Passing game has won both fans and matches this season
This Premier League season may not have produced the most enthralling football. The argument goes that too many top teams have let in too many goals suggesting woeful defences. But this season could well be seen as the moment when English football changed for good.
I know this is a huge claim to make. But for evidence I turn to the bookies. As we know they never get things wrong otherwise they would not be in business. So what did William Hill do on Sunday night after Newcastle had beaten Liverpool and Tottenham beaten Swansea? This is what they said:
“William Hill are betting on who will win the coveted LMA Manager of the Year Award and make Swansea’s Brendan Rodgers 6/4 favourite despite his side’s defeat by Spurs today. ‘Rodgers has impressed most observers by steering Swansea into Premier League mid-table’ said Hill’s spokesman Graham Sharpe, ‘But he is likely to be pressed all the way by Newcastle’s Alan Pardew who guided his side to yet another notable victory against Liverpool’ and Pardew has been cut from 5/1 to 7/2 second favourite as a result.”
These odds compared with 6/1 for Sir Alex Ferguson; 7/1 David Moyes; 8/1 Paul Lambert; 12/1 Harry Redknapp; 16/1 Coyle, Hodgson, Wenger.
Pardew has been a surprise at Newcastle but it is Rodgers’ rise that marks the really game changing moment. He manages a side that has just been promoted. Until recently such a side would have relied on brawn not brain for its football. Its role model would have been Wimbledon. The game plan would have been a lot of hard work, graft and very little skill to be admired. In fact such teams would make it their business not to be admired by the world at large.
Their most coveted players would be box-to-box players, how I hate that phrase. Such players, prepared to run all day, would have dominated the play. The team would have presented itself as part of the poor, unwashed, who nobody cares for but who, in turn, care for nobody.
Think Vinne Jones.
Yet as Rodgers’ Swansea showed, you can win promotion yet play football as it should be played. That, let us not forget, is a passing game played on the deck. He seems to accept what Brian Clough said that football was not meant to be an aerial duel with players playing head tennis all the time. More than that, Rodgers’ team is not afraid to pass the ball even in defence. This is in marked contrast to most English teams, certainly from the lower reaches. Their first reaction to danger is to hoof the ball into row 52.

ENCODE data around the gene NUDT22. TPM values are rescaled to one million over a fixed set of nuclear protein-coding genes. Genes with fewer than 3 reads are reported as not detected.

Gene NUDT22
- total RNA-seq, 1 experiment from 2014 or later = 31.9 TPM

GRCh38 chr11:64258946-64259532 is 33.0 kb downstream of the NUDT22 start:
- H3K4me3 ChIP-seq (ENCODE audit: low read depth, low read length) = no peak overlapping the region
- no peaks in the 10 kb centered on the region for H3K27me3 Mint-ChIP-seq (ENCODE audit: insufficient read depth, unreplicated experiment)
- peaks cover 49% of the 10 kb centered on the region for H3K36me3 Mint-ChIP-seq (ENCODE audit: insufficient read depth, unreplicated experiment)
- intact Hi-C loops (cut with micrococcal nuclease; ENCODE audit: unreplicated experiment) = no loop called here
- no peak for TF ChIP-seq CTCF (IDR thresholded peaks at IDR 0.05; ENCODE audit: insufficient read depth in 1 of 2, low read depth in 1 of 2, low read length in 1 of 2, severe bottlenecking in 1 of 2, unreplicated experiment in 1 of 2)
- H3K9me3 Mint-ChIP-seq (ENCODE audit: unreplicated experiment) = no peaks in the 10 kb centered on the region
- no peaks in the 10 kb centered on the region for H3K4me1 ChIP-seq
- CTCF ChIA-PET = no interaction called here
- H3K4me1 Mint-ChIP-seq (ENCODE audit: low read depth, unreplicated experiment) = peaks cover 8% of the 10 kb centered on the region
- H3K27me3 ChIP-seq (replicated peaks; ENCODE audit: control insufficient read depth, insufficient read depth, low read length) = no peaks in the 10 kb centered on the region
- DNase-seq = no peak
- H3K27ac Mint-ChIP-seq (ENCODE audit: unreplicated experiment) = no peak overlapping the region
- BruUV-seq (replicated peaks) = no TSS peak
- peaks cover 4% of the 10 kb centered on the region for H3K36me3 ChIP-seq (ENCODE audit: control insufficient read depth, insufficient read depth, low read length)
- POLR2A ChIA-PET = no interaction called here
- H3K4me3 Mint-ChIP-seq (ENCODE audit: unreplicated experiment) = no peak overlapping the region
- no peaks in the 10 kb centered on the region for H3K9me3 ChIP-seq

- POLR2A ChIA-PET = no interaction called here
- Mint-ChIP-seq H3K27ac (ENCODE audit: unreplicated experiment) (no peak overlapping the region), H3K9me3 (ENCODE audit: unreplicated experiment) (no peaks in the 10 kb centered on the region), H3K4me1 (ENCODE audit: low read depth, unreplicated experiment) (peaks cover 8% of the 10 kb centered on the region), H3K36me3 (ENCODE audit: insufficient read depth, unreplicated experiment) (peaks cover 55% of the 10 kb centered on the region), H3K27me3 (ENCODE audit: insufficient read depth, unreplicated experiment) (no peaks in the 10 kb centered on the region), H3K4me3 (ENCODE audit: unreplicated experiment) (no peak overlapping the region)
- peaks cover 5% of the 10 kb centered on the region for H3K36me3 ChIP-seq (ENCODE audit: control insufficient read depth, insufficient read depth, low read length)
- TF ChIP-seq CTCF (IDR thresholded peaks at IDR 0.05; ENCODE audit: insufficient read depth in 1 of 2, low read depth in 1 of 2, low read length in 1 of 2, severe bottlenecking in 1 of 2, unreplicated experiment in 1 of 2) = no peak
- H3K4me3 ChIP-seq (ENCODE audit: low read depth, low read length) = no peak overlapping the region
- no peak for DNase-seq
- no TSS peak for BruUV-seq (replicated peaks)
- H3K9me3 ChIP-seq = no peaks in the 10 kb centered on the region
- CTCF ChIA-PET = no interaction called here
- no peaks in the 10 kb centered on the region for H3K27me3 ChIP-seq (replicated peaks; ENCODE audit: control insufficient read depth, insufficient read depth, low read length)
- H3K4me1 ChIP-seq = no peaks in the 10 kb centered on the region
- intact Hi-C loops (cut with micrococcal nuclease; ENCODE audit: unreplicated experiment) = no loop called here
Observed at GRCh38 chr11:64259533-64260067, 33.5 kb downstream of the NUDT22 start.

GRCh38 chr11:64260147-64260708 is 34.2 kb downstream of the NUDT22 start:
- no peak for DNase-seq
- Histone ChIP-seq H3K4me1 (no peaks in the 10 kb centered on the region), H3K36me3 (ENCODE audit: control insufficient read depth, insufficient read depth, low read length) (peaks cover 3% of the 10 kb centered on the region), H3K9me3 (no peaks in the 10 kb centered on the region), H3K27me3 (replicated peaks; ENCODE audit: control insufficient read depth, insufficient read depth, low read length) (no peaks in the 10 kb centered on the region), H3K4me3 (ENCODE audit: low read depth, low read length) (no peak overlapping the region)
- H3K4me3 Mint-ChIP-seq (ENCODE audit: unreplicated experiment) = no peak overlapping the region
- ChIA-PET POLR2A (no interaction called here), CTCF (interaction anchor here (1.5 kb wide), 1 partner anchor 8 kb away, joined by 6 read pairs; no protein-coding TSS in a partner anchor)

So impressive has Rodgers been that for large periods of the match his team dominated Tottenham and at the end of it Harry Redknapp had no doubts of what the Swansea manager had managed to do. In effect said the man who may soon be managing England, Rodgers had engineered a football revolution and one that Redknapp feels could well become the blueprint for the game in this country. Redknapp’s words were, “To start the kids playing like that from a young age, all the way through – without a doubt, that’s what’s needed. You can’t have the England team playing one way and the Under 18s playing another way. No one plays like he plays so I think it would be fantastic.”
Now the cynics may dismiss this as the sort of praise a victorious manager can afford to shower. In this case Redknapp had seen his team win after a long winless run and may have felt even more generous. But I believe the Spurs manager was being genuine, and Rodgers represents if not a revolution then a change for the better.
Now what is needed is for English football to bottle and market what Rodgers is doing so that the awful shadow of Wimbledon will be finally exorcised from this country. That is when this country will begin the long journey to reclaim its place in world football.